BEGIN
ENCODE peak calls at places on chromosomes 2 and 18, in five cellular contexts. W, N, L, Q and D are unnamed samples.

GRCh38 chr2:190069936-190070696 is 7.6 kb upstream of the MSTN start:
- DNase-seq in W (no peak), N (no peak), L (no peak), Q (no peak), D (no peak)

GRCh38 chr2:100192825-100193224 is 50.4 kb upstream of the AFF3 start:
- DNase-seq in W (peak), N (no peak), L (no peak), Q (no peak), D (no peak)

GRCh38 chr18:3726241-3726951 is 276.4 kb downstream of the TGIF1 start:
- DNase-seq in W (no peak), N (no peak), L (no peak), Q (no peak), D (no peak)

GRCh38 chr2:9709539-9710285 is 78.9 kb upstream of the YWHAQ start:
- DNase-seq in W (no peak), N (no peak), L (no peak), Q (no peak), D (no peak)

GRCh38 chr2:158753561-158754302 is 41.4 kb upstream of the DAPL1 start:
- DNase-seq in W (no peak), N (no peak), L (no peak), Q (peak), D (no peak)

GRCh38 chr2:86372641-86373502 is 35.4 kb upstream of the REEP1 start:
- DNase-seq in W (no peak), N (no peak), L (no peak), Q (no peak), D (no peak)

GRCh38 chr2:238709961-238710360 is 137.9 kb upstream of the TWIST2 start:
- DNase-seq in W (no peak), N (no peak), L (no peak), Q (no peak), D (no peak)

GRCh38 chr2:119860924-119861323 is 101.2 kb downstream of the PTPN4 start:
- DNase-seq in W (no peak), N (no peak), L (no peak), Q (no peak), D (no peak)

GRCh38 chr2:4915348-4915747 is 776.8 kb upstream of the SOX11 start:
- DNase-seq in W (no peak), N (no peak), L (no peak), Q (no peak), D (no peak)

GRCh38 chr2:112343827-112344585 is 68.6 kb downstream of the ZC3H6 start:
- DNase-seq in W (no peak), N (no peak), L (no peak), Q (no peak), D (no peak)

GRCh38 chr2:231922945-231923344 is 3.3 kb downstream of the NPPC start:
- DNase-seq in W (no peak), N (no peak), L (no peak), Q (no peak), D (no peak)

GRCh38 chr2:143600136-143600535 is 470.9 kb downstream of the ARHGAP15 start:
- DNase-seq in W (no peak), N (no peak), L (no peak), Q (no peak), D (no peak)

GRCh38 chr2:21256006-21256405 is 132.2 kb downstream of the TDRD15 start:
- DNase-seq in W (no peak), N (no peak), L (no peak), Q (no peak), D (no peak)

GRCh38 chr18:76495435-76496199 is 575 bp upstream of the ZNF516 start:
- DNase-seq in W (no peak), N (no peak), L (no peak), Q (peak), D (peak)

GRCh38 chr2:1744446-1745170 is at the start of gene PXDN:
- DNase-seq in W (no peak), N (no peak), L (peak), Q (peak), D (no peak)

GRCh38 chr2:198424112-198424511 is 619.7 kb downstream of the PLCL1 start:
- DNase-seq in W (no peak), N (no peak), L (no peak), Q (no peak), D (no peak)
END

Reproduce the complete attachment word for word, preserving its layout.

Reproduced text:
ENCODE peak calls at places on chromosomes 2 and 18, in five cellular contexts. W, N, L, Q and D are unnamed samples.

GRCh38 chr2:190069936-190070696 is 7.6 kb upstream of the MSTN start:
- DNase-seq in W (no peak), N (no peak), L (no peak), Q (no peak), D (no peak)

GRCh38 chr2:100192825-100193224 is 50.4 kb upstream of the AFF3 start:
- DNase-seq in W (peak), N (no peak), L (no peak), Q (no peak), D (no peak)

GRCh38 chr18:3726241-3726951 is 276.4 kb downstream of the TGIF1 start:
- DNase-seq in W (no peak), N (no peak), L (no peak), Q (no peak), D (no peak)

GRCh38 chr2:9709539-9710285 is 78.9 kb upstream of the YWHAQ start:
- DNase-seq in W (no peak), N (no peak), L (no peak), Q (no peak), D (no peak)

GRCh38 chr2:158753561-158754302 is 41.4 kb upstream of the DAPL1 start:
- DNase-seq in W (no peak), N (no peak), L (no peak), Q (peak), D (no peak)

GRCh38 chr2:86372641-86373502 is 35.4 kb upstream of the REEP1 start:
- DNase-seq in W (no peak), N (no peak), L (no peak), Q (no peak), D (no peak)

GRCh38 chr2:238709961-238710360 is 137.9 kb upstream of the TWIST2 start:
- DNase-seq in W (no peak), N (no peak), L (no peak), Q (no peak), D (no peak)

GRCh38 chr2:119860924-119861323 is 101.2 kb downstream of the PTPN4 start:
- DNase-seq in W (no peak), N (no peak), L (no peak), Q (no peak), D (no peak)

GRCh38 chr2:4915348-4915747 is 776.8 kb upstream of the SOX11 start:
- DNase-seq in W (no peak), N (no peak), L (no peak), Q (no peak), D (no peak)

GRCh38 chr2:112343827-112344585 is 68.6 kb downstream of the ZC3H6 start:
- DNase-seq in W (no peak), N (no peak), L (no peak), Q (no peak), D (no peak)

GRCh38 chr2:231922945-231923344 is 3.3 kb downstream of the NPPC start:
- DNase-seq in W (no peak), N (no peak), L (no peak), Q (no peak), D (no peak)

GRCh38 chr2:143600136-143600535 is 470.9 kb downstream of the ARHGAP15 start:
- DNase-seq in W (no peak), N (no peak), L (no peak), Q (no peak), D (no peak)

GRCh38 chr2:21256006-21256405 is 132.2 kb downstream of the TDRD15 start:
- DNase-seq in W (no peak), N (no peak), L (no peak), Q (no peak), D (no peak)

GRCh38 chr18:76495435-76496199 is 575 bp upstream of the ZNF516 start:
- DNase-seq in W (no peak), N (no peak), L (no peak), Q (peak), D (peak)

GRCh38 chr2:1744446-1745170 is at the start of gene PXDN:
- DNase-seq in W (no peak), N (no peak), L (peak), Q (peak), D (no peak)

GRCh38 chr2:198424112-198424511 is 619.7 kb downstream of the PLCL1 start:
- DNase-seq in W (no peak), N (no peak), L (no peak), Q (no peak), D (no peak)